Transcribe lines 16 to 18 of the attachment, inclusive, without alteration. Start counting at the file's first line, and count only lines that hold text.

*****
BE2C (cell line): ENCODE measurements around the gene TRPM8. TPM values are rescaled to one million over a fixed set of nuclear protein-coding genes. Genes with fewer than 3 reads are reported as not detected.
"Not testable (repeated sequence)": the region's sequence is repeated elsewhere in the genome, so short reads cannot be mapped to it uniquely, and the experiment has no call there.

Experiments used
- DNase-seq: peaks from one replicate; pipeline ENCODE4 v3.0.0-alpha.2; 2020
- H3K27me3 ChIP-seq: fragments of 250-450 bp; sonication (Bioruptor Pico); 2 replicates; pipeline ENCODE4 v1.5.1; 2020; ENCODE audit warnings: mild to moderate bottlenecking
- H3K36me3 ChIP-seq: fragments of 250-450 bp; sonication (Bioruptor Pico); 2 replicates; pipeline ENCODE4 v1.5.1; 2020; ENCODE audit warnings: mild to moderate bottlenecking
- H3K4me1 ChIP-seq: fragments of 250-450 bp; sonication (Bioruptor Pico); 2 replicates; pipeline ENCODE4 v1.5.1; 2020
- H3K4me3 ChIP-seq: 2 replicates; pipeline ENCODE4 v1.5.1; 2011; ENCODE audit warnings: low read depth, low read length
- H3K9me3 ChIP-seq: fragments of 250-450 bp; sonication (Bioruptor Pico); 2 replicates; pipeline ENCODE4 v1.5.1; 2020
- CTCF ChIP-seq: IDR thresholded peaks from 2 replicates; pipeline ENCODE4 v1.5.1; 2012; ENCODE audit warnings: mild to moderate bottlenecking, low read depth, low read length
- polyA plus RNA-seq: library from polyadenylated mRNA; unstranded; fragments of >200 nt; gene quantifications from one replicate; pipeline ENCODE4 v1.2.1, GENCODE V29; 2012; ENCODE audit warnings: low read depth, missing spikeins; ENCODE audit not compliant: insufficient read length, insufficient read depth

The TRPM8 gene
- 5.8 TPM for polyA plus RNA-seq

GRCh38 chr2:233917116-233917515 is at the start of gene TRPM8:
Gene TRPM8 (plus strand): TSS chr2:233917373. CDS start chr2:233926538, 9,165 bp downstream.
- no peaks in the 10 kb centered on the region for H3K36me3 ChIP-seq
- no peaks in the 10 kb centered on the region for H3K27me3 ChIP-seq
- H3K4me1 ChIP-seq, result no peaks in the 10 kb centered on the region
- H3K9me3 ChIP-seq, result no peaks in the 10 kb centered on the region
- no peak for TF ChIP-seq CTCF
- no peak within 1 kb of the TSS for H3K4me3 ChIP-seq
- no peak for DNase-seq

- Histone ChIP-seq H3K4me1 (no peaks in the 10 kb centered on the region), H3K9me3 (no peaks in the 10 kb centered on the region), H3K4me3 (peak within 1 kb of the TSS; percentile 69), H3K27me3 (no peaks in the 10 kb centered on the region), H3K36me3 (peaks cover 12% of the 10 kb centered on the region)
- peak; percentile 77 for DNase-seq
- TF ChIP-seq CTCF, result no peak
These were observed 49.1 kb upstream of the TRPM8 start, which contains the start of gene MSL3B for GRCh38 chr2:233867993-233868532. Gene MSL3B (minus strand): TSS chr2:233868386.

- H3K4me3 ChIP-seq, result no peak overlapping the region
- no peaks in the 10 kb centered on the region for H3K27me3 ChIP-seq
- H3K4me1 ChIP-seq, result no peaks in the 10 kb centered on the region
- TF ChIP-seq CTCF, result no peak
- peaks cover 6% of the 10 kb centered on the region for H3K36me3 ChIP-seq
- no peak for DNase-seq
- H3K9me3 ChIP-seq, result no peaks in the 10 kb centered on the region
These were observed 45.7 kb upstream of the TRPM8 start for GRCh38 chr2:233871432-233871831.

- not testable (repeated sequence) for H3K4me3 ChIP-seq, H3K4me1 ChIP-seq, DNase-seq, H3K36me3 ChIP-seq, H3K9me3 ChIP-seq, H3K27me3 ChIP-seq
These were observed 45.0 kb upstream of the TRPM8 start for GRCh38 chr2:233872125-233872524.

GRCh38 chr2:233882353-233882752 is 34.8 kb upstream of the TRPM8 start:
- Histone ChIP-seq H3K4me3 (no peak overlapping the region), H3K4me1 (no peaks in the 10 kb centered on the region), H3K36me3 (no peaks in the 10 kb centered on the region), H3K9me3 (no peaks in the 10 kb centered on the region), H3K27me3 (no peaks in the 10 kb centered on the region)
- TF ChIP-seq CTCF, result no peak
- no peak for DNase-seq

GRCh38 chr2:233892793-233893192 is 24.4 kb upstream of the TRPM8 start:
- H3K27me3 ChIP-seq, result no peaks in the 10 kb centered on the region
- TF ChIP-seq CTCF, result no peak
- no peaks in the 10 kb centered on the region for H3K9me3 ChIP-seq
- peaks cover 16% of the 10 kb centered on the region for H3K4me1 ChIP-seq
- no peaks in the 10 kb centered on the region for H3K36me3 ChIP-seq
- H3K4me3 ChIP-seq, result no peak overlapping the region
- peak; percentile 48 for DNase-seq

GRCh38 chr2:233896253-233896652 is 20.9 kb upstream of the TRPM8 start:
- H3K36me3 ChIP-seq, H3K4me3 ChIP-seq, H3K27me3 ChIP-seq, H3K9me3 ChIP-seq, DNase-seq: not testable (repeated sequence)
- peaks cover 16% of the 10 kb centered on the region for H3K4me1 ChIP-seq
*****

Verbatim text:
- no peaks in the 10 kb centered on the region for H3K36me3 ChIP-seq
- no peaks in the 10 kb centered on the region for H3K27me3 ChIP-seq
- H3K4me1 ChIP-seq, result no peaks in the 10 kb centered on the region